The Director's Chair: Adam Shankman's Hairspray Diary #3

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BroadwayWorld.com has an exclusive look into the making of the movie musical HAIRSPRAY with this special Director's Diary written by Adam Shankman. Check back daily for new entries!


MARC & SCOTT & THE MUSIC

So, nightmare averted.  When I went through all of the music in the show and what was currently included in the script, I realized that I was going to have to make some tough decisions about the music.  It all seems very "lose/lose" to me.  Will Marc & Scott hate me?!?  My decisions are all based on story telling.  The scariest one to approach them all about is "Mama I'm a Big Girl Now".  It's a fan favorite, and one of my favorites too, but I can't get past the idea that it emotionally links Tracy and Penny to Amber, and equally vilifies Edna and Velma.  All this AND I'd have to shoot it like the movie version of "Telephone Hour".  One other thing; it doesn't further the plot!  I'm truly depressed, because I love the song, but honestly it lifts right out of the script.  I wish I could find a way to give Tracy the 11 o'clock number.

Anyways, wonder of wonders, Marc and Scott agreed!!!  The words "Thank God" don't really sum it up.  I'm probably going to get rid of "Big Doll House" too;  it's Cab Calloway and doesn't match into the 60's sound we are living in.  The guys always said they just needed a song like that to open Act II.  I'm still not sure about jail either.  Movie reality wouldn't really allow for Link to get past all of the guards you would have to see and break her out in some realistic way.  That's the spot for a Tracy ballad.  How the hell am I going to shoot "Without Love"?  Here goes…Here goes.

 

More tomorrow with Entry #4...

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Adam Shankman Adam Shankman is a master of comedy yet is still able to capture the sensitivity of each story, making him one of the most loved and commercially successful filmmakers of his generation.

Currently in post-production on Hairspray, Shankman is bringing the feature film adaptation of the Tony award-winning Broadway production to life with a remarkable collection of talent including John Travolta, Queen Latifah, Michelle Pfeiffer, Christopher Walken. Hairspray is scheduled for a July 2007 release from New Line Cinema.

Shankman is also in pre-production on Bedtime Stories, which he will direct and executive produce through his Offspring Entertainment banner for Walt Disney Studios, with Adam Sandler set to star. Additionally, Shankman is producing an Untitled Project in the works also through Offspring, with Hairspray star Zac Efron set to star. He is also producing, through Offspring, All Of Me, starring Queen Latifah and based upon the 1984 film starring Steve Martin and Lily Tomlin.

Shankman and Gibgot?s Offspring Entertainment are set to produce Monday Monday, a film about a neurotic teenager forced to relive the first day of high school until he gets it right. Offspring Entertainment is also producing an adult treasure hunt project in association with Benderspink.

Most recently, Shankman produced the Sandra Bullock film, Premonition, as well as Step Up for Walt Disney Studios. Step Up, directed by his co-choreographer Anne Fletcher, garnered critical acclaim and grossed over $100 million at the box office. The sequel Step Up 2, directed by John Chu, is scheduled to begin production this summer. In addition, Shankman recently directed the box office success, Cheaper by the Dozen 2, the sequel to the 2003 20th Century Fox smash hit family film.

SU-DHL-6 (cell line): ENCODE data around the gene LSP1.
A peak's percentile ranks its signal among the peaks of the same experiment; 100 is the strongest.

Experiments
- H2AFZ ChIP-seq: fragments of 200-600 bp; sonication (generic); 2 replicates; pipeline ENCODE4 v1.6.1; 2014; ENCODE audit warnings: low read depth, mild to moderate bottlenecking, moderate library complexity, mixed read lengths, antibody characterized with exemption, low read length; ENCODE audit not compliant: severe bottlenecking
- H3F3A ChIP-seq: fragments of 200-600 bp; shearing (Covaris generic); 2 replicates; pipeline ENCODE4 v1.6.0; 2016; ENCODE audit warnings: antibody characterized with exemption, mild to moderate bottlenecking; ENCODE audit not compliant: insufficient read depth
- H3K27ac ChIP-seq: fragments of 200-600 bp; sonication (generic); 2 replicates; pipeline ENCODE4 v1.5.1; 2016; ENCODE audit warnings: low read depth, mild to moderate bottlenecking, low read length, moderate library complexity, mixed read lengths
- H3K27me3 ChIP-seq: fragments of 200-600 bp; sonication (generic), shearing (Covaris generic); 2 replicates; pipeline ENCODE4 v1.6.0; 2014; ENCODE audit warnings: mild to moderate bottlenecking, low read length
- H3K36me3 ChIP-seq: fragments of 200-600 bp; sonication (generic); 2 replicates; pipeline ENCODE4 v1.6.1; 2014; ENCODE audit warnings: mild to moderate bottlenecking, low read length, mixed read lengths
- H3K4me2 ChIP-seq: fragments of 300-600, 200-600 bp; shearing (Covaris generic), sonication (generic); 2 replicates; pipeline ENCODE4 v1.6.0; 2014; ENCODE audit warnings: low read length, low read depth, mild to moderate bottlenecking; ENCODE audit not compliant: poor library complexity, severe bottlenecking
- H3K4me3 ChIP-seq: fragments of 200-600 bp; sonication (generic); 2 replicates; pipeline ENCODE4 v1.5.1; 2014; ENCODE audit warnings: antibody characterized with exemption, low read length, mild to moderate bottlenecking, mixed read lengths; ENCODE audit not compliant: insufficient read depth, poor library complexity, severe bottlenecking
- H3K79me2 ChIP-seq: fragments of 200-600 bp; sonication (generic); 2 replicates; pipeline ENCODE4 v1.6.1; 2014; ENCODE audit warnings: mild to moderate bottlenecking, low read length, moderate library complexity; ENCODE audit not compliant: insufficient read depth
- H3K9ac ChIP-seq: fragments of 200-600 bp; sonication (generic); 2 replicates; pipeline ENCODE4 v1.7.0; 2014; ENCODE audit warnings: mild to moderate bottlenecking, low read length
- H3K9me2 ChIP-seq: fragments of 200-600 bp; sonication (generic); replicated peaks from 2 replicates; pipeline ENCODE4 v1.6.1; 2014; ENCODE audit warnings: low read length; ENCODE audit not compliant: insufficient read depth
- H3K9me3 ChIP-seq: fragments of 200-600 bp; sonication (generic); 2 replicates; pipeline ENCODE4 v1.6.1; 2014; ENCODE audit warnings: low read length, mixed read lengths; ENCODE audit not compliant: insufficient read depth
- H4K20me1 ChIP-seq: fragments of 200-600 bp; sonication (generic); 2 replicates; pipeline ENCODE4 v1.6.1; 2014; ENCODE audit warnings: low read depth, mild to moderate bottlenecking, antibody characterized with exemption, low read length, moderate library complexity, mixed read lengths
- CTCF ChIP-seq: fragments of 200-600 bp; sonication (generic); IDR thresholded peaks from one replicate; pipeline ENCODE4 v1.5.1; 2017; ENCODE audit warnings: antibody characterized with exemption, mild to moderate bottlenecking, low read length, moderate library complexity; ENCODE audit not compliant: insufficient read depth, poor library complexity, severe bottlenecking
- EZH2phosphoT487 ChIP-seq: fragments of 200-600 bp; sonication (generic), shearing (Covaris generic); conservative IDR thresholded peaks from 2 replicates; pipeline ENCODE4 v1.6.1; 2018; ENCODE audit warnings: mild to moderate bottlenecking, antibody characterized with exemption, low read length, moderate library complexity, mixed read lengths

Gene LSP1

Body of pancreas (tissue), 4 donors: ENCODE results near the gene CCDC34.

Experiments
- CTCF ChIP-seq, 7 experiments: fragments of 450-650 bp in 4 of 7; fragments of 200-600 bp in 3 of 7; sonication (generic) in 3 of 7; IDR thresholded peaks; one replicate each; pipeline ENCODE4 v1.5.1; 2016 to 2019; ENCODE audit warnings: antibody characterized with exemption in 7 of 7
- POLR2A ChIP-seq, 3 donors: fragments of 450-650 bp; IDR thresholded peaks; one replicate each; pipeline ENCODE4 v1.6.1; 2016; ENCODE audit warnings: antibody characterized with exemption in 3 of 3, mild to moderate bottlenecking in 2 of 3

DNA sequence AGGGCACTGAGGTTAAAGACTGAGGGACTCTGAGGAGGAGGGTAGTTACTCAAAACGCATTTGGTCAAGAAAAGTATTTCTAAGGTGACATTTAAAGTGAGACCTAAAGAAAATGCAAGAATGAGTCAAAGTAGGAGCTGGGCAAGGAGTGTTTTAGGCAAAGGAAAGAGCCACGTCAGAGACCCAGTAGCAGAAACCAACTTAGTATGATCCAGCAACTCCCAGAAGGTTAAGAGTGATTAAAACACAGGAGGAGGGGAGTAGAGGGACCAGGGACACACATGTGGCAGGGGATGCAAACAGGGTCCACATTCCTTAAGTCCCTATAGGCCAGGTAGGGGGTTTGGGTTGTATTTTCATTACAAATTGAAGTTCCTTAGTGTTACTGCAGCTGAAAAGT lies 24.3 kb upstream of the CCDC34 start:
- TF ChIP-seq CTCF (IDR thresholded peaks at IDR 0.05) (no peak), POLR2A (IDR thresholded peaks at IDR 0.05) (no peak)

Shankman began crafting an enviable career with his directorial debut, Columbia Pictures' The Wedding Planner. The Jennifer Lopez and Matthew McConaughey film was the heart-felt hit of 2001. Shankman's following grew with his next film A Walk to Remember, distributed by Warner Bros., starring Mandy Moore and Shane West. A Walk to Remember was nominated for a 2002 Phoenix Film Critics Award for Best Live Action Family Film.

Shankman followed this up with Bringing Down the House, a Walt Disney comedy starring Steve Martin and Queen Latifah which was number one at the box office for three weeks in a row, grossing over $130 million. Shankman followed that up by directing another Disney film, The Pacifier starring Vin Diesel. To date, Shankman?s films have grossed over a half-billion dollars.

Prior to directing, Shankman was one of the entertainment world's premiere dance and physical comedy choreographers, putting his creative stamp on many well-known comedies, dramas, thrillers, and animated films. His projects include The Addams Family, Casper, Inspector Gadget, Anastasia, George of the Jungle, Boogie Nights, Miami Rhapsody, and The Flintstones for which he was nominated for a Bob Fosse Award. Shankman won the Bob Fosse award for his work with Simon West.

At age 24, Shankman teamed up with influential video director Julian Temple as a music video choreographer. One of the first videos as choreographer was Whitney Houston's "I'm Your Baby Tonight." He has also choreographed videos for The B-52's, Barry White, Aaron Neville, Chic and Stevie Wonder.

A native of Los Angeles, Shankman developed a love for the theater at an early age. After high school, he moved to New York and attended the Juilliard School.

After five years as an actor and dancer in New York and regional theater, he moved back to Los Angeles and began dancing in music videos, including videos for Paula Abdul and Janet Jackson. He also performed at the 1989 Academy Awards.


 
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